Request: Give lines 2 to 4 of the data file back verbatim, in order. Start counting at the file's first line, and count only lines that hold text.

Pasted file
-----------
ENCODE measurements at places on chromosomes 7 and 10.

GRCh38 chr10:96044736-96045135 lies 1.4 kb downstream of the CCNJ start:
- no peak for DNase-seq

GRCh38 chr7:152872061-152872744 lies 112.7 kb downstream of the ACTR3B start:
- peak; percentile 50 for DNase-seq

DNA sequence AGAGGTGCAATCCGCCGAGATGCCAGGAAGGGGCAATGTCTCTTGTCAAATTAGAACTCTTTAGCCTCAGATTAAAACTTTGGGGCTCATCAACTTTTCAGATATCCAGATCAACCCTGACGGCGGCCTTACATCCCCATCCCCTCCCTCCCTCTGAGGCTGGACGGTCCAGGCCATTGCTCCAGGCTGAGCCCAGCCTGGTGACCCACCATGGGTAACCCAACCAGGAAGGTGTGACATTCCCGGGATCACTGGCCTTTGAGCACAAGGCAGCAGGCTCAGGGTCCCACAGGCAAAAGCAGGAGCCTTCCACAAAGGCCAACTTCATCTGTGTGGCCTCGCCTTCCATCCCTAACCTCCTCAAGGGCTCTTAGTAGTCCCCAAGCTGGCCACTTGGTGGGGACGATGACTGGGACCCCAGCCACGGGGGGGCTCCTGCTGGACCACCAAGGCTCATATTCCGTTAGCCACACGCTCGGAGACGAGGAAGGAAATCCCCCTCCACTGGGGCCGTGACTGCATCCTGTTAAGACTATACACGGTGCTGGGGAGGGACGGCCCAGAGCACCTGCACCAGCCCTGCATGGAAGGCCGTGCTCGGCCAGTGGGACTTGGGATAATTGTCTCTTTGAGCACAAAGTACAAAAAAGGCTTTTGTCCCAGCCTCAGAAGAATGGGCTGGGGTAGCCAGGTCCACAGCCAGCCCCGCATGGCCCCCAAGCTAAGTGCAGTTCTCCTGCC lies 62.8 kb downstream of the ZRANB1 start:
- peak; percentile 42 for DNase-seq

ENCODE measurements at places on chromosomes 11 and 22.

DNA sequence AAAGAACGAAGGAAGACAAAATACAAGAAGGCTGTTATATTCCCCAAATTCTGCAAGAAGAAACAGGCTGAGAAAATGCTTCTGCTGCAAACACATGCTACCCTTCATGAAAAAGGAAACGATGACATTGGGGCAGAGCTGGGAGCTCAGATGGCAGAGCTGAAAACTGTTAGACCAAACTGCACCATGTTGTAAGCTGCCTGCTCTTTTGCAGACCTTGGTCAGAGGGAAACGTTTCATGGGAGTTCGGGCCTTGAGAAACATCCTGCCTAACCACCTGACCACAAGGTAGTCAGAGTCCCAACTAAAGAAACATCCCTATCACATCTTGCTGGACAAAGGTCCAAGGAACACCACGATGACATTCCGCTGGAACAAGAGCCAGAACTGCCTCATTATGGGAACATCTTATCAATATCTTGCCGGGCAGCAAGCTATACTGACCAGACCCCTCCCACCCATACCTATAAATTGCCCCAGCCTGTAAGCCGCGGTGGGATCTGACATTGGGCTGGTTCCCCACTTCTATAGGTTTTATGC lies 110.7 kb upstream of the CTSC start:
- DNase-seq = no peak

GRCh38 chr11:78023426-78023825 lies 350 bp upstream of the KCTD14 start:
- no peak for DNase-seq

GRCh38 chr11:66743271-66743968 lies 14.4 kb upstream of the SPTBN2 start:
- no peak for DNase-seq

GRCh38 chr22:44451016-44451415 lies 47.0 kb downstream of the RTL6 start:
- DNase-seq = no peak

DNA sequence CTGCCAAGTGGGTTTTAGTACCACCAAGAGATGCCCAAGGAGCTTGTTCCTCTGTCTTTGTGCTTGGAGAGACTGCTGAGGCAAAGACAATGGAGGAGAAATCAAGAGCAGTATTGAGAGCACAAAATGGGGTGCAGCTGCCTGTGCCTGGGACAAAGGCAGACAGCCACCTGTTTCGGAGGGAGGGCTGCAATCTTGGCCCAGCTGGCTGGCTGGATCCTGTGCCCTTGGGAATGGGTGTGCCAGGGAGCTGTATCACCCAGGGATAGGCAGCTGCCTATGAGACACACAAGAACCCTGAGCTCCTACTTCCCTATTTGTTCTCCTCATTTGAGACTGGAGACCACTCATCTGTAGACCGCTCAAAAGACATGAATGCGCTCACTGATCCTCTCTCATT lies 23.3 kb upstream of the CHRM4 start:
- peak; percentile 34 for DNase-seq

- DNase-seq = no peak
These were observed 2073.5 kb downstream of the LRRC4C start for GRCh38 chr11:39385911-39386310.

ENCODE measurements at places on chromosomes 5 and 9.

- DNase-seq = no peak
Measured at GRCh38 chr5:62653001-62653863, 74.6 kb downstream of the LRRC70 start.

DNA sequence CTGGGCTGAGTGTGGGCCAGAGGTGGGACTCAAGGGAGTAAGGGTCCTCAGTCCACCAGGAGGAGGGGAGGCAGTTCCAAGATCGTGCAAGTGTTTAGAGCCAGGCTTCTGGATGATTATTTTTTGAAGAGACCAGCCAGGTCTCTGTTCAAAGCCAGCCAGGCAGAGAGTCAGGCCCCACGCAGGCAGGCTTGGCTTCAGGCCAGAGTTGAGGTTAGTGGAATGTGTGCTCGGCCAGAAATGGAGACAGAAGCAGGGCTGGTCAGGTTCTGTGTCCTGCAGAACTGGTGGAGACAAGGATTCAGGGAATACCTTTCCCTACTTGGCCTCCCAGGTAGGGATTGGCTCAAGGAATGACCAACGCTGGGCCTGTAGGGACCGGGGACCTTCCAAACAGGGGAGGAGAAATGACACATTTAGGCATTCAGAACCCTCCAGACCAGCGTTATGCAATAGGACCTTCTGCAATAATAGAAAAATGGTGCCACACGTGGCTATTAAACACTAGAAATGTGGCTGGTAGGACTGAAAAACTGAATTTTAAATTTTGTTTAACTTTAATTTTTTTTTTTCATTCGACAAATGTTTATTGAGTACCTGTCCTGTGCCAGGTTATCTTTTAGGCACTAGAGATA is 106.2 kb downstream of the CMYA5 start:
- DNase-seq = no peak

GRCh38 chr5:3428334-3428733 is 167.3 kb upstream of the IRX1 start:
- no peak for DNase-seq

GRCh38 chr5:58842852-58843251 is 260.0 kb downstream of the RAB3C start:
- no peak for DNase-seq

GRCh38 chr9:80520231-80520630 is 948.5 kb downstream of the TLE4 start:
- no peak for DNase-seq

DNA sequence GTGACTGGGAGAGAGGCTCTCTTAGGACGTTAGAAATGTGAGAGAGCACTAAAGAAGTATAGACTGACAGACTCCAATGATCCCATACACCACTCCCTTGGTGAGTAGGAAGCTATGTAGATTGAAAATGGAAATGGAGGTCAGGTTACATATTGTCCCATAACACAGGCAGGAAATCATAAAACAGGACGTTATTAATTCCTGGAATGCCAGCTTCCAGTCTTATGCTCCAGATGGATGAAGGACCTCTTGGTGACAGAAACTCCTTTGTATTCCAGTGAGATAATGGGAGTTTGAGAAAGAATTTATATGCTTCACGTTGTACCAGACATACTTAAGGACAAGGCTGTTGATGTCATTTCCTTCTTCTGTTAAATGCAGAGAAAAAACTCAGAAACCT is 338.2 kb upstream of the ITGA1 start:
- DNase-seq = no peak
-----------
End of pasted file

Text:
GRCh38 chr10:96044736-96045135 lies 1.4 kb downstream of the CCNJ start:
- no peak for DNase-seq

GRCh38 chr7:152872061-152872744 lies 112.7 kb downstream of the ACTR3B start: